Keep your organization safe with a password manager

Image by automobileitalia [], licensed under CC BY 2.0.

By guest columnist Carlota Sage

In my series so far, we’ve discussed choosing your productivity platform, turning on multi factor authentication (MFA), and how to communicate to users that you are turning off IMAP and POP.

This week, I’ll discuss password managers.

When you don’t want people just wandering into your house, you lock the door. For a long time, we thought about our online accounts this way, as well. If an account needed to be locked, we used a password.

As our digital lives grew, more accounts needed passwords, so we just kept using the same password over and over again. The bad guys figured this out, and used it against us.

So we had to make passwords stronger, make them unique, change them often, enable multi factor authentication … and it helped. But now, it’s been a few decades, technology has changed, and we need to stop doing some of the things that were password best practices 20 years ago.

Unique passwords reign supreme

As attackers gather more and more data with a single breach, unique passwords continue to set a higher barrier against them taking over a user’s account on your system.

Apple has Password Monitoring built into its devices to check passwords stored in keychain against a curated database of dumped passwords, but this still relies on the user to understand and use it.

The burden of unique passwords falls squarely on the user, relegating your IT team to the role of influencer here, relying mostly on security awareness training and password managers to encourage good password habits.

Longer passwords in; complexity out (kind of)

Enforcing password rules that require a minimum length and special characters isn’t unreasonable – until everyone requires it. I like to demonstrate the power of length and complexity by pointing users to Security.Org’s “How Secure is My Password?” page. Enter a password and this page will calculate how long it would take a computer to crack it.

Example password Time for a computer to crack it
password Instantly
password123 1 month
P@ssw0rd123! 34,000 years


That time is greatly reduced with some automation on the attacker’s part, but I find it’s a tangible demonstration for users on why length and complexity are important.

While I’m all for requiring a minimum password length (at least 16) in systems, I’m softer on a complexity requirement.

Example password Time for a computer to crack it
whattimeisit 3 weeks
whattimeisit? 2,000 years
WhatTimeIsIt? 900,000 years
Wh@tT1m31s1t? 34,000,000 years


With current limitations on technology, we really don’t gain any extra security between requiring one special character in “whattimeisit?” versus requiring a mix of upper- and lower-case characters, numbers and special characters in “WhatTimeIsIt?” or “Wh@tT1m31s1t?”. Requiring a mix of upper- and lower-case letters and one special character will future-proof us for a while, and by the time we get to quantum computers, passwords will likely be made obsolete.

Password rotation is dead: Or is it?

Historically, we’ve forced 90-day (or even 30-day) password rotation on users to encourage unique passwords. But as early as 2014, security leaders at the SANS Institute questioned the benefit of 90-day password rotations over the disruption it causes. By 2019, even Microsoft publicly declared password rotations “ancient and obsolete.”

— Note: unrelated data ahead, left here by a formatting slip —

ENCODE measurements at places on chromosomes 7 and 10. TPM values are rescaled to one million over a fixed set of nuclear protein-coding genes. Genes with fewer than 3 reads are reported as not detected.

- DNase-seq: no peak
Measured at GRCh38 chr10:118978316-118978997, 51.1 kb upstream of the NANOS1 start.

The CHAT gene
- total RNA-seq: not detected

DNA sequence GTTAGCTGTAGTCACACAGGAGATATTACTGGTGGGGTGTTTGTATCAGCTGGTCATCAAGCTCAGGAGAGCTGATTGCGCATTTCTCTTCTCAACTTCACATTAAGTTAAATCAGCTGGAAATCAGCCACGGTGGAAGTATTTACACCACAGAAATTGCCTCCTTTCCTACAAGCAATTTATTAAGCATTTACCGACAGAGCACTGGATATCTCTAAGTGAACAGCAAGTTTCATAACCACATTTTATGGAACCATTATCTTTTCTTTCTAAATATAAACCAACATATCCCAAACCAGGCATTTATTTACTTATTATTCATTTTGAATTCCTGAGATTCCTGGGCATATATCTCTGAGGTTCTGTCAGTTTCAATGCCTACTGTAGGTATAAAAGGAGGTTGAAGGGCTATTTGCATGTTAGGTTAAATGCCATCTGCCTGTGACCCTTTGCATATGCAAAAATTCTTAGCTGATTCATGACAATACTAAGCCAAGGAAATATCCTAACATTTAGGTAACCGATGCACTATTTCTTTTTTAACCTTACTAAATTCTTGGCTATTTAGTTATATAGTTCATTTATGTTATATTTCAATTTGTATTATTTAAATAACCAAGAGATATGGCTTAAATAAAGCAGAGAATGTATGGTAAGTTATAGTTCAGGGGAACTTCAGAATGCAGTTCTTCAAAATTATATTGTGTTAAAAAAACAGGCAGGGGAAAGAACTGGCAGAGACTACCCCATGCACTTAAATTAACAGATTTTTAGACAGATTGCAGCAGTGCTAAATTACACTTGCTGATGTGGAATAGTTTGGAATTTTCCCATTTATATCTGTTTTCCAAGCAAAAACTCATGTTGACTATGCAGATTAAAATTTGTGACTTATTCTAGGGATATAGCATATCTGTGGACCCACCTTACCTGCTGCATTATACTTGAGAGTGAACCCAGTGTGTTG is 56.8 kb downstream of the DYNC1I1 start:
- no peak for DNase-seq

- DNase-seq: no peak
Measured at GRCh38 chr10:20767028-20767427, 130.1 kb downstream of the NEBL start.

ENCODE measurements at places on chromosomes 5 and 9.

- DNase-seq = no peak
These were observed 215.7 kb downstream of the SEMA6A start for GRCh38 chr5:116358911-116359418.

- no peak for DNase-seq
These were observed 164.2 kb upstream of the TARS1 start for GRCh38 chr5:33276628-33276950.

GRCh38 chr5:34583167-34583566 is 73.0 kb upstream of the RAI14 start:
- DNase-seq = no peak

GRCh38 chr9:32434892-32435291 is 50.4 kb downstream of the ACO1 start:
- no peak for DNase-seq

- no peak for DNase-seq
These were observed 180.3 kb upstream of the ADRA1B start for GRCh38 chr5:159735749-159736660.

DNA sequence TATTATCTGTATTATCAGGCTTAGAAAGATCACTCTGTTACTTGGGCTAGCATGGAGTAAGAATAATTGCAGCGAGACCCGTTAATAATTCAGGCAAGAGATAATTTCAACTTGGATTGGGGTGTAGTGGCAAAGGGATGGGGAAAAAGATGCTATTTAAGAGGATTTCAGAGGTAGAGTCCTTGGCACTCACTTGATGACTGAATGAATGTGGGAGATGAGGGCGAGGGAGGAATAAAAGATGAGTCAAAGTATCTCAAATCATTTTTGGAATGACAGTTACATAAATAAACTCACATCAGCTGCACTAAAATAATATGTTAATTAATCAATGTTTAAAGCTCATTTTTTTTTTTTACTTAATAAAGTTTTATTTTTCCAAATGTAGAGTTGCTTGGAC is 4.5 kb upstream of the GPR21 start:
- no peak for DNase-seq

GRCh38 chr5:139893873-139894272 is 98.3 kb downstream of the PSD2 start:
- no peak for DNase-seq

I think this is absolutely true for enterprise organizations. But those larger companies have security monitoring and threat detection in place, which is often not the case in smaller organizations. However, I believe smaller organizations can confidently eliminate password rotation by enforcing longer passwords. I also recommend individuals and smaller organizations use a password manager to make creating and managing those longer passwords easier for the user.

Browsers aren’t password managers

While I appreciate that browsers now suggest strong passwords and offer to store them for the user, I am firmly not a fan of relying on this in a business setting. As users get more password savvy and multi factor authentication becomes more prevalent, hackers are increasingly attacking the browser directly, putting those stored passwords at a significantly higher risk.

Password managers: A recurring theme

Did you notice how often password managers have come up throughout this article? I honestly believe the best way to enable users to create and store longer, unique passwords is by using a password manager. This is a very small spend ($4 to $10 per user per month) with a very big risk reduction. Of course, there is always the concern that your password management platform will get breached, but as a bigger target and enterprise organization, password managers spend significantly more on security than small businesses. And by supporting encryption, they make it very difficult for attackers to get your passwords. It’s unlikely that your passwords stored in a password manager will be compromised, but it’s not impossible.

That said, password managers are still the best option. PCWorld and PC Mag regularly review and rank popular platforms, and while my preferred 1Password isn’t in either’s top 5 this year, it’s still a good option. Whichever platform you select, keep in mind the users you support and their experience. Prepare a training and a set of frequently asked questions to help them get started. The important thing is to get started!

Have questions about password managers or security practices? You can find me in the Flyover IT Slack channel.